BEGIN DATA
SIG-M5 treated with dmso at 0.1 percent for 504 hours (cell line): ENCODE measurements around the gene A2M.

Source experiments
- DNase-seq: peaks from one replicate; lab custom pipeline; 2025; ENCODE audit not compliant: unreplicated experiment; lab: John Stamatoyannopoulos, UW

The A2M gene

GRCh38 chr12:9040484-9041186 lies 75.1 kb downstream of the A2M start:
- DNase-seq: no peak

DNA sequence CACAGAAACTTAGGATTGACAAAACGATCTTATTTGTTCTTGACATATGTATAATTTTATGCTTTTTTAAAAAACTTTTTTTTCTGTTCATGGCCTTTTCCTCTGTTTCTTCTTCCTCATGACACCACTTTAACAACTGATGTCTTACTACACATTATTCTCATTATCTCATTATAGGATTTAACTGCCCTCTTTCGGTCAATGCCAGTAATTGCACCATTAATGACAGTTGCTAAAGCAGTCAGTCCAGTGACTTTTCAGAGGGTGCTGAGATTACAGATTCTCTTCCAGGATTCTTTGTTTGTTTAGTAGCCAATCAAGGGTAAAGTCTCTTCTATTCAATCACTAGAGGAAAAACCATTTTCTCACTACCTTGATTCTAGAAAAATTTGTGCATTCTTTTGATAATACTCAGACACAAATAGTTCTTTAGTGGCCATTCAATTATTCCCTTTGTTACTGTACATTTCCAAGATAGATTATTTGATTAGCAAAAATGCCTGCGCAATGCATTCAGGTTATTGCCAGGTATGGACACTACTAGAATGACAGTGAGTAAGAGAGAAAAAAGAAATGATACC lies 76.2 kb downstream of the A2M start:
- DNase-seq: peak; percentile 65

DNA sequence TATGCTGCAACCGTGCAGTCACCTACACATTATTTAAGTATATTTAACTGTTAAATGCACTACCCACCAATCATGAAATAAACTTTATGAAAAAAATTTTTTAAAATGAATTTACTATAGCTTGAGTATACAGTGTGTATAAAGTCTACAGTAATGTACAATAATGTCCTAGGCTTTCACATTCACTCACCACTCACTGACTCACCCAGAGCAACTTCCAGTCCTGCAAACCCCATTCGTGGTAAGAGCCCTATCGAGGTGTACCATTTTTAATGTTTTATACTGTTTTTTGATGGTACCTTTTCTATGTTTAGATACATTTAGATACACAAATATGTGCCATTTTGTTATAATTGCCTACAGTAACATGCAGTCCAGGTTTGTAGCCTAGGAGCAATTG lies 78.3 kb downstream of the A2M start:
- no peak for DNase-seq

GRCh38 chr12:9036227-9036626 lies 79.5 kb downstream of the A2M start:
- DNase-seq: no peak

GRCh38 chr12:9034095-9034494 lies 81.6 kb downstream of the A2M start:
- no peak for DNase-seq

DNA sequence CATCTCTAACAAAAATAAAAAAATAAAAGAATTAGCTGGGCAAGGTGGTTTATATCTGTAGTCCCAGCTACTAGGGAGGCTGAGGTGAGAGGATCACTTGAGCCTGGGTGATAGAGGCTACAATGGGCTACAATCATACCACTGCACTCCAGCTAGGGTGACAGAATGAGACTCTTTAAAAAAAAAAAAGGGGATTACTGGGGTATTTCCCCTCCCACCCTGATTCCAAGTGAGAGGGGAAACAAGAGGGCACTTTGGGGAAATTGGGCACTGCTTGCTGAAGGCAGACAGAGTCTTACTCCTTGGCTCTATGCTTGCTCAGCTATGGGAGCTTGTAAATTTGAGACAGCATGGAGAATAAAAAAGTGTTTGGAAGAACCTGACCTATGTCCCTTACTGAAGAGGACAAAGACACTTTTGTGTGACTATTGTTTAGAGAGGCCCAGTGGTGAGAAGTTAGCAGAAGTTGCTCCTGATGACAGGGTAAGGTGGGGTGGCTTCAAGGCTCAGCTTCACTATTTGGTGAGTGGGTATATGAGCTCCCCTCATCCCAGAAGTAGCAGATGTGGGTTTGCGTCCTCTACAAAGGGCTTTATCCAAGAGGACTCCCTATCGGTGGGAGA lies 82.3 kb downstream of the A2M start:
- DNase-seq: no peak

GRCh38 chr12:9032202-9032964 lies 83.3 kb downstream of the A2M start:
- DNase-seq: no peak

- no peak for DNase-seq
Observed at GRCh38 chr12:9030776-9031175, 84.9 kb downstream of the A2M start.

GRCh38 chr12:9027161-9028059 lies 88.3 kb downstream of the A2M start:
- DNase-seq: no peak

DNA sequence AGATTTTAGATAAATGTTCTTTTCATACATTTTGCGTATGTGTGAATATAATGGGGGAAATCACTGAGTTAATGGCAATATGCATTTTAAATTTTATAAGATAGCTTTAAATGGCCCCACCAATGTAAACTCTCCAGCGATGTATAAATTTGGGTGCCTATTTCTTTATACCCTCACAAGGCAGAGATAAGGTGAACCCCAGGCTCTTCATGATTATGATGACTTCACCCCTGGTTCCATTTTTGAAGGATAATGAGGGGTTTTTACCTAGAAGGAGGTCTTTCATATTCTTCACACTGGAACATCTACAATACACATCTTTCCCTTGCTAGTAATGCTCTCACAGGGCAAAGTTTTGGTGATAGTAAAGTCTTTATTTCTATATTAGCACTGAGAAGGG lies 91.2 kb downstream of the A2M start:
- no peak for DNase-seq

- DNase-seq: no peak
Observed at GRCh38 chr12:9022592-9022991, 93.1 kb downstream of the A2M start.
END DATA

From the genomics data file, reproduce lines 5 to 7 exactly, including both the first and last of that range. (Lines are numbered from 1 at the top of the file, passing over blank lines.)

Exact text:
GRCh38 chr12:9040484-9041186 lies 75.1 kb downstream of the A2M start:
- DNase-seq: no peak

DNA sequence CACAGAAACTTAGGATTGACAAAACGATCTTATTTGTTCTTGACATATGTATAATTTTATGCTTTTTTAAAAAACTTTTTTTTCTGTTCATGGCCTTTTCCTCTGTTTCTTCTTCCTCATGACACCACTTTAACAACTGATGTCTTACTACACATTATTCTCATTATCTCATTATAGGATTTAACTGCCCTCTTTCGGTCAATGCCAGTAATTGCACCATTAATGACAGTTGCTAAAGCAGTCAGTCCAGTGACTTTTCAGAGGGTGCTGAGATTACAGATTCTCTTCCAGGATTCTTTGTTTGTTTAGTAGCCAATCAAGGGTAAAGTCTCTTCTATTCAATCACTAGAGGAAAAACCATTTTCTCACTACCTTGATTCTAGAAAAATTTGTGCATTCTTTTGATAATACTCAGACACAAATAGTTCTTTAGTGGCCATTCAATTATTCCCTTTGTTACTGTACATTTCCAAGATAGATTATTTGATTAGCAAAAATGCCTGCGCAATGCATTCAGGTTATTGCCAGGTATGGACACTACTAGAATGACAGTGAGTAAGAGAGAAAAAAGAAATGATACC lies 76.2 kb downstream of the A2M start: